Heather Voigt and Mandi Hoffman know the struggle.
With nearly a decade of experience between them working with people with cognitive and physical disabilities, both of them have seen time and again how difficult it can be for these individuals to find gainful employment.
On paper, Wyoming would appear to be one of the best states for employing people with disabilities. RespectAbility, a nonprofit focused on disability issues, says that more than 50 percent of Wyoming residents with disabilities are employed in some manner.
But that hasn’t been Heather and Mandi’s experience. In reality, they say, finding meaningful employment for a person with a disability can be extremely difficult with few opportunities available and even fewer still that pay enough to provide real quality of life.
In 2019, Mandi and Heather decided enough was enough and set out to do something about it. They sought inspiration from a similar operation in Casper, Wyoming, and adopted a business concept that would fill a need for a safe, supportive space for people with disabilities to learn vital job skills and attain real-world work experience.
Nearly two years later, Hems and Gems officially opened for business on Lakeway Road as a thrift store.
Heather and Mandi didn’t have any expectations of grandeur; they knew what they were signing up for. As a thrift store, their business would depend on donations from the community and would operate using funding obtained by selling those donations.
Their helpers would not be traditional workers. Rather, they would be individuals with disabilities with whom Mandi and Heather had developed relationships during their previous occupations. The only exceptions would be two part-time workers and one full-time staff member.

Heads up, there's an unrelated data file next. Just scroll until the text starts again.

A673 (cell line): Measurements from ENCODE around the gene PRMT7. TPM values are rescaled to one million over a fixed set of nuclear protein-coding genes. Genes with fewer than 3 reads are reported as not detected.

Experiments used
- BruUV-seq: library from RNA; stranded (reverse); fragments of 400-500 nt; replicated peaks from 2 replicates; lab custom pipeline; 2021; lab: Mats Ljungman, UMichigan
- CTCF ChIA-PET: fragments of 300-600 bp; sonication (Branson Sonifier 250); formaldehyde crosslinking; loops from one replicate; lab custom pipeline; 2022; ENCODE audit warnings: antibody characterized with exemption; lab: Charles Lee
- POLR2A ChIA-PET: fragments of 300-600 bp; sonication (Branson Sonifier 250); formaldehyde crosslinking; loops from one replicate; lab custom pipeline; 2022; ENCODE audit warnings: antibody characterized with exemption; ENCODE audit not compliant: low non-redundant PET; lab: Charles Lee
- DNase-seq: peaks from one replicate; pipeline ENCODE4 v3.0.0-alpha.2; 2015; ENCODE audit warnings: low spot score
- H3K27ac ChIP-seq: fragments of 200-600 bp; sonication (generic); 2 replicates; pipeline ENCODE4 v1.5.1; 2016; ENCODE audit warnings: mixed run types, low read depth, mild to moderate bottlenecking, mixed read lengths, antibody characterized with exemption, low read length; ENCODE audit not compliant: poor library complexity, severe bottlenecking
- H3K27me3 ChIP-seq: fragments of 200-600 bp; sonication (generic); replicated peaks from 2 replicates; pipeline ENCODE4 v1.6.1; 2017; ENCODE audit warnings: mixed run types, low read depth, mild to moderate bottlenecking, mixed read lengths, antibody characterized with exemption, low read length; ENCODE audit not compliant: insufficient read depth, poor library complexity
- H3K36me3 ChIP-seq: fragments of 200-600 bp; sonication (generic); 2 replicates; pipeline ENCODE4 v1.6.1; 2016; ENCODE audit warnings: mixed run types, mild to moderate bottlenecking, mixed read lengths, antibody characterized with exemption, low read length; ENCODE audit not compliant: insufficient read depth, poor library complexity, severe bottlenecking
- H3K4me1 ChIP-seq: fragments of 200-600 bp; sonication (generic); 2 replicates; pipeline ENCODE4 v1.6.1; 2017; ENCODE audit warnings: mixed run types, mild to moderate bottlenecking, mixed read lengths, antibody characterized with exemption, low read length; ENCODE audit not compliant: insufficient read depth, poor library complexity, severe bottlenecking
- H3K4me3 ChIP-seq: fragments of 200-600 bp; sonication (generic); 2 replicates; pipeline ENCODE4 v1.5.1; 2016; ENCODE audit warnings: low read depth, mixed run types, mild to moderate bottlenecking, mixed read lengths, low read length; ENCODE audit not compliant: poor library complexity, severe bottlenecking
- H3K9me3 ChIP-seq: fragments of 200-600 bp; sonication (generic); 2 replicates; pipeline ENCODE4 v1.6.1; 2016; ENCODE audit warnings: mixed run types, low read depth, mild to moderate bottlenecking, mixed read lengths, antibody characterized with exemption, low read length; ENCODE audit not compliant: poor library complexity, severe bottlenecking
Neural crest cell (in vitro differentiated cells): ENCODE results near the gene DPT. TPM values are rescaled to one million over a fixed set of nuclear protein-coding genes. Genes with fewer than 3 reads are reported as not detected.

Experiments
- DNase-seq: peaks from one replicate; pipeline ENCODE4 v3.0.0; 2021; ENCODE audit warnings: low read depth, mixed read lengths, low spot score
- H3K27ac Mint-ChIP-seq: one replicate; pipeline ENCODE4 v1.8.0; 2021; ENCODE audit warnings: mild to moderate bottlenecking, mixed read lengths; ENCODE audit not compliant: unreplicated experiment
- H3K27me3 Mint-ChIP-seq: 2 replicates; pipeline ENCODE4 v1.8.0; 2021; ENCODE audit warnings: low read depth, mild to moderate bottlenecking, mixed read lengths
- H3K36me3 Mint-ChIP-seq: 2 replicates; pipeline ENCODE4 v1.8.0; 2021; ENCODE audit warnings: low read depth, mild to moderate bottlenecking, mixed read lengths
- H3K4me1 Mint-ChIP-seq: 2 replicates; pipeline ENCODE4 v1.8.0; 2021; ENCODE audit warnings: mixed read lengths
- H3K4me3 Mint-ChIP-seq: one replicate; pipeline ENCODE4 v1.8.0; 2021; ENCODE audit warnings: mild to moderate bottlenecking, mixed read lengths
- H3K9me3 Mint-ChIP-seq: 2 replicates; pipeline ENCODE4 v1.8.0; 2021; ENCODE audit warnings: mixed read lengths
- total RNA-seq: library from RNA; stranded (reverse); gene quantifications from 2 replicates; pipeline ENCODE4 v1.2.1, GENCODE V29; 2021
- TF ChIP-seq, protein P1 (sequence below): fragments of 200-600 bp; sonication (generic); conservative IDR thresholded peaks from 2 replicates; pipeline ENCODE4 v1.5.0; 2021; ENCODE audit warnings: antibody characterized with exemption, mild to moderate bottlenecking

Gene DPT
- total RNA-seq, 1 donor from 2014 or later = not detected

By their third week in operation, however, Heather and Mandi were blown away by the sheer magnitude of donations that overflowed all of their onsite and offsite storage areas.
On June 22, the store was completely full and was three weeks out from being able to accept any new donations. Clothing items, shoes, kitchen accessories, electronics, toys, and baby items lined a dozen shelves and multitudes of clothing racks.
“I didn’t know what to expect, but I wasn’t expecting this,” Heather said, adding her astonishment at the overwhelmingly positive response from the community for Hems and Gems.
“We’re having so much fun and hearing feedback from the community has been awesome,” Mandi added.
Inside Hems and Gems
Everyone was hard at work Thursday afternoon. Heather and Mandi, joined by helpers Izzy and Cory, worked together to sort, organize, and price donations. Everyone smiled as they worked and the atmosphere was light and positive.
It’s like this all the time, Heather said in between answering questions shot across the store by Izzy who darted from one end to the other in her quest to organize.
On a typical day, Monday through Friday, Mandi and Heather open the store at 10 a.m., sometimes swinging by and picking up their helpers for the day on the way.
Their helpers can choose when they want to work, how long they want to work, and pick the job they want to do on any given day.
“We play off them and try to find them a job they are interested in,” Heather said, adding that there were six people with disabilities that come to Hems and Gems to work and participate.
She and Mandi work the front desk greeting customers and assisting with purchases while supervising and helping their helpers in their day-to-day tasks. Those purchases cover salaries, rent, utilities, and other business-related expenses.
Eventually, Heather and Mandi said, the plan is to officially file as a 501 (c)(3) nonprofit, but for now the business model Hems and Gems is doing what it’s supposed to be doing: providing helpers the opportunity to create a professional resume that showcases real-world work experience.